18 (1898); Albert, _Cent. f. Bakt._ Bd. 17 (1901); Green, _The
  Soluble Ferments and Fermentation_ (Cambridge, 1899). _Parasitism_:
  "On some Relations between Host and Parasite," _Proc. Roy. Soc_. vol.
  47 (1890); "A Lily Disease," _Ann. of Botany_, vol. 2 (1888); Eriksson
  & Hennings, _Die Getreideroste (vide supra_); Ward, "On the Question
  of Predisposition and Immunity in Plants," _Proc. Cambridge Phil.
  Soc_. vol. 11 (1902); also _Annals of Bot_. vol. 16 (1902) and vol. 19
  (1905); Neger, "Beitr. z. Biol. d. Erysipheen" _Flora_, Bde. 88 and 90
  (1901-1902); Salmon, "Cultural Experiments with 'Biologic Forms' of
  the Erysiphaceae," _Phil. Trans_. (1904); "On Erysiphe graminis and
  its adaptative parasitism within the genus, _Bromus_," _Ann. Mycol_.
  vol. 11 (1904), also _Ann. of Bot_. vol. 19 (1905). _Symbiosis_: Ward,
  "The Ginger-Beer Plant," _Phil. Trans. Roy. Soc_. (1892); "Symbiosis,"
  _Ann. of Bot_. 13 (1899); Shalk, "Der Sinn der Mykorrhizenbildung,"
  _Jahrb. f. wiss. Bot_. Bd. 34 (1900); Bernard, "On some Different
  Cases of Germination," _Gardener's Chronicle_ (1900); Pierce, _Publ.
  Univ. California_ (1900).     (H. M. W.; V. H. B.)

FUNJ (FUNNIYEH, FUNG, FUNGHA), a very mixed negroid race, occupying
parts of Sennar and the hilly country to the south between the White and
Blue Niles. They traditionally come from west of the White Nile and are
affiliated by some to the Kordofan Nubas, by others, more justifiably,
to the negro Shilluks. These Funj, who became the dominant race in
Sennar in the 15th century, almost everywhere assimilated the speech,
religion and habits of the Arabs settled in that region. Until the 19th
century they were one of the most powerful of African peoples in the
eastern Sudan. About the end of the 15th century they overthrew the
kingdom of Aloa, between the two Niles, and conquered the neighbouring
peoples of the Sudan, Nubia and even Kordofan. The Funj had mixed much
with the Arabs before their conquests, and had been converted to Islam.
But they were still in many ways savages, for James Bruce (who traversed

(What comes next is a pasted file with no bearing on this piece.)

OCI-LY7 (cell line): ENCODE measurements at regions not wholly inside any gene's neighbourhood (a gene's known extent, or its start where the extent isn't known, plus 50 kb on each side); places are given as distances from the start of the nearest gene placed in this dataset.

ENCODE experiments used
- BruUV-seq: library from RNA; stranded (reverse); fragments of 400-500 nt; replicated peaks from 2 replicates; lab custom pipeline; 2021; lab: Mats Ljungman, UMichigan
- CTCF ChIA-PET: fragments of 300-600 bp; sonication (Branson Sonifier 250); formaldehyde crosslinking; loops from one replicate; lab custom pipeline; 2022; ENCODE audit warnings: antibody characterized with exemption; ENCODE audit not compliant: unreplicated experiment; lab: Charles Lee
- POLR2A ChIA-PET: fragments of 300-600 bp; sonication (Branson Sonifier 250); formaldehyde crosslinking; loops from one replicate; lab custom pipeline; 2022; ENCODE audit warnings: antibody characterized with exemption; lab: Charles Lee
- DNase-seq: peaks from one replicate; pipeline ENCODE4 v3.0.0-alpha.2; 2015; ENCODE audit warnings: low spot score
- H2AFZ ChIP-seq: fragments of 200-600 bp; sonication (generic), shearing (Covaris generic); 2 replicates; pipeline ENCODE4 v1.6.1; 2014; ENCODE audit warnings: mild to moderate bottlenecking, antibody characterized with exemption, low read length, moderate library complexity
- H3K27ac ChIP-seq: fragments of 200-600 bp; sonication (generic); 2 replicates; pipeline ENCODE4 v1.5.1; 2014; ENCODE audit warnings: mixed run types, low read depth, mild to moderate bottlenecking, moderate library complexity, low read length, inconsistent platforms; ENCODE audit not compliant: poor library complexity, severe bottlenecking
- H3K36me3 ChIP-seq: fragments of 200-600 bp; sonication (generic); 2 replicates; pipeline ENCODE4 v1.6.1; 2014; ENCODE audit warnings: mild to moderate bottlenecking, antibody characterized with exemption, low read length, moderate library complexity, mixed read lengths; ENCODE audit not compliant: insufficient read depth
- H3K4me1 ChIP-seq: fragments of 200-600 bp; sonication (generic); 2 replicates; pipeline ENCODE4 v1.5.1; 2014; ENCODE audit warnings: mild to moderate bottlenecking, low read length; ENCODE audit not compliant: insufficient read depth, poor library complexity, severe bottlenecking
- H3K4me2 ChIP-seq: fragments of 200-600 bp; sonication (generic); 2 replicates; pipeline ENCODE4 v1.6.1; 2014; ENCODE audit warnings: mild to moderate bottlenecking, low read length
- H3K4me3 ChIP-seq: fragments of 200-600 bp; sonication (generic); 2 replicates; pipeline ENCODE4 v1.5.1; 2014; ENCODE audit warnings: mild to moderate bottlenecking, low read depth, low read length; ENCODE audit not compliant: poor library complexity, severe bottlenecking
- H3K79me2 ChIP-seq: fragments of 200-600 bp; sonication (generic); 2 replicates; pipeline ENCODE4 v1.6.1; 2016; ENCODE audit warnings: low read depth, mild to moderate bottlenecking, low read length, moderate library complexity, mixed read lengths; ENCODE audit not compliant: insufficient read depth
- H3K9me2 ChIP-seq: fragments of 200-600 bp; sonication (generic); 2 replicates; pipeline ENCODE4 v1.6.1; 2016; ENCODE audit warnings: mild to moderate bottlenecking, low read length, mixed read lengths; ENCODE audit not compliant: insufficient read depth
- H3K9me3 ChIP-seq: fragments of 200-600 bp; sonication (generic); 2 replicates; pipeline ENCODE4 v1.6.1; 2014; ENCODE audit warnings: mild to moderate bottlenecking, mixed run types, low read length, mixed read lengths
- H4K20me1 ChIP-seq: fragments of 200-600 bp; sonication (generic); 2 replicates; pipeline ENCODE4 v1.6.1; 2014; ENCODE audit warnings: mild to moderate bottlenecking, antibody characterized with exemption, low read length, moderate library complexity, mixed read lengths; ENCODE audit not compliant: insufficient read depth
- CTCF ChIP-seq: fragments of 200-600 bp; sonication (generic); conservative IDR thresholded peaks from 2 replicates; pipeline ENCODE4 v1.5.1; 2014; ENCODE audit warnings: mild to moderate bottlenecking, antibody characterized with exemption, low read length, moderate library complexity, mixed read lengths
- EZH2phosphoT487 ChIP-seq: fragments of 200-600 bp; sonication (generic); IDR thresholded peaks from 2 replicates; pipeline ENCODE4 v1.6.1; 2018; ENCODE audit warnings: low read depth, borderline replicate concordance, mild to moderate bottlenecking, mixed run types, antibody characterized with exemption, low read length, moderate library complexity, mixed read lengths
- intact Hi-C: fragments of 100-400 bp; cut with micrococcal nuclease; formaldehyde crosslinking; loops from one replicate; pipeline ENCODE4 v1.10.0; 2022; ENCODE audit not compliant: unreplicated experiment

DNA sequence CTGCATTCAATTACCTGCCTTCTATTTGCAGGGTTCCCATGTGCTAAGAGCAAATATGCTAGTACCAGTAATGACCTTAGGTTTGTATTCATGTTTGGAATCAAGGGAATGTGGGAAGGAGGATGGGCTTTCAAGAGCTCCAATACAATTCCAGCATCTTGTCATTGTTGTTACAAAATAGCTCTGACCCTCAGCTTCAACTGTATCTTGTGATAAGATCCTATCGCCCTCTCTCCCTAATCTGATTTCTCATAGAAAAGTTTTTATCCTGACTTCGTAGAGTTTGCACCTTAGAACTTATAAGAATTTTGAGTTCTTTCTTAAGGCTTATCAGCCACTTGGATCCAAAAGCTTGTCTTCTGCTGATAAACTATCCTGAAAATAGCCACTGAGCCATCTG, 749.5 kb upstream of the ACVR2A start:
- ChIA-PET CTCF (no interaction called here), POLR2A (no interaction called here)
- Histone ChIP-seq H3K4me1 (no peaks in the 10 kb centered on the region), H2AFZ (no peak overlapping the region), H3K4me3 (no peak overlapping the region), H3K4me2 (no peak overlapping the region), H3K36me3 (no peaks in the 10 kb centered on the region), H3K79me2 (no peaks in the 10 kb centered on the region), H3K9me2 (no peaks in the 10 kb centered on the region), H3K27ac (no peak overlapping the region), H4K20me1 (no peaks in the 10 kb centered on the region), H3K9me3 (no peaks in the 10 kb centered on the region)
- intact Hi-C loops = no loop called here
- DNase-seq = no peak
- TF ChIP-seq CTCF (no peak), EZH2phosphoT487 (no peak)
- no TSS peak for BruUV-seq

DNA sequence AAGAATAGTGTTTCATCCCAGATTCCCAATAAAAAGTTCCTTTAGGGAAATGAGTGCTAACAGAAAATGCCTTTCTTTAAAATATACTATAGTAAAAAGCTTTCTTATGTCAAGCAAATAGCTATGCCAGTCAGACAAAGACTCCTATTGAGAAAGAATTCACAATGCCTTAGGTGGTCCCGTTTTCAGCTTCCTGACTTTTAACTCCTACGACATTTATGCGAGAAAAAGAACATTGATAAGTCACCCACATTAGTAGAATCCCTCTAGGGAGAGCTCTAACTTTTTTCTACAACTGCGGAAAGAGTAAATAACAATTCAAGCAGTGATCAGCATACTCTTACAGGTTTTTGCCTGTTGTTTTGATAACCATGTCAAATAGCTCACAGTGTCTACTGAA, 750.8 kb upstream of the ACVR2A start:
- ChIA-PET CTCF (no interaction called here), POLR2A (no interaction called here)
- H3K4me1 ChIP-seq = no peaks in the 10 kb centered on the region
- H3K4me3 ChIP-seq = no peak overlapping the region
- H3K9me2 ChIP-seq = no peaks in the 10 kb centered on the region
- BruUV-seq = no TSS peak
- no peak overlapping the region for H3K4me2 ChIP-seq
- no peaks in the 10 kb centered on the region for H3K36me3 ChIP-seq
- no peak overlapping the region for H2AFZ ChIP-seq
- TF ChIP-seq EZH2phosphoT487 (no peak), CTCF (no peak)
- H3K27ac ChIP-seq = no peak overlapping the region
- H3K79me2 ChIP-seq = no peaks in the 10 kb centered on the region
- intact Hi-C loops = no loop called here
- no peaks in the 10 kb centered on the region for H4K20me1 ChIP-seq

the district in 1772) says that their most famous king, Malek-el-Gahman,
preferred human liver to any other food, and the Belgian traveller E.
Pruyssenaere (1826-1864) found them still performing pagan rites on
their sacred Mount Gula. Ernst Marno declared that as late as 1870 the
most southern branch of the race, the Boruns, a non-Arabic speaking
tribe, were cannibals. The Funj kings were content with levying tribute
on their neighbours, and in this loose way Shendi, Berber and Dongola
were once tributary. The Arab viziers gradually absorbed all power, the
Funj sovereignty becoming nominal; and in 1821 the Egyptians easily
destroyed the Funj domination. To-day the Funj are few, and represent no
real type. They are a bright, hospitable folk. Many of them are skilful
surgeons and go far afield in their work. The fellahin, indeed, call
surgeons "Senaari" (men of Sennar). See further SENNAR AND SUDAN

FUNKIA, in botany, a genus of rather handsome, hardy, herbaceous plants
belonging to the natural order Liliaceae, and natives of China and
Japan. They are tuberous, with broadly ovate or heart-shaped leaves and
racemes of white or pale lilac, drooping, funnel-shaped flowers. They
are useful for the borders of a shrubbery, the lawn or rock-work, or may
be grown in pots for the greenhouse. The plants are propagated by
dividing the crowns in autumn or when growth begins in spring.

FUNNEL (through an O. Fr. _founil_, found in Breton, from Lat.
_infundibulum_, that through which anything is poured, from _fundere_,
to pour), a vessel shaped like a cone having a small tube at the apex
through which powder, liquid, &c., may be easily passed into another
vessel with a small opening. The term is used in metal-casting of the
hole through which the metal is poured into a mould, and in anatomy and
zoology of an _infundibulum_ or funnel-shaped organ. The word is thus
used generally of any shaft or passage to convey light, air or smoke, as
of the chimney of an engine or a steam-boat, or the flue of an ordinary
chimney. It is also used of a shaft or channel in rocks, and in the
decoying of wild-fowl is applied to the cone-shaped passage leading from
a pond and covered with a net, a "funnel-net," into which the birds are

FUR (connected with O. Fr. _forre_, a sheath or case; so "an outer
covering"), the name specially given to the covering of the skin in
certain animals which are natives of the colder climates, lying
alongside of another and longer covering, called the overhair. The fur
differs from the overhair, in that it is soft, silky, curly, downy and
barbed lengthwise, while the overhair is straight, smooth and
comparatively rigid. These properties of fur constitute its essential
value for felting purposes, and mark its difference from wool and silk;
the first, after some slight preparation by the aid of hot water,
readily unites its fibres into a strong and compact mass; the others can
best be managed by spinning and weaving.

On the living animal the overhair keeps the fur filaments apart,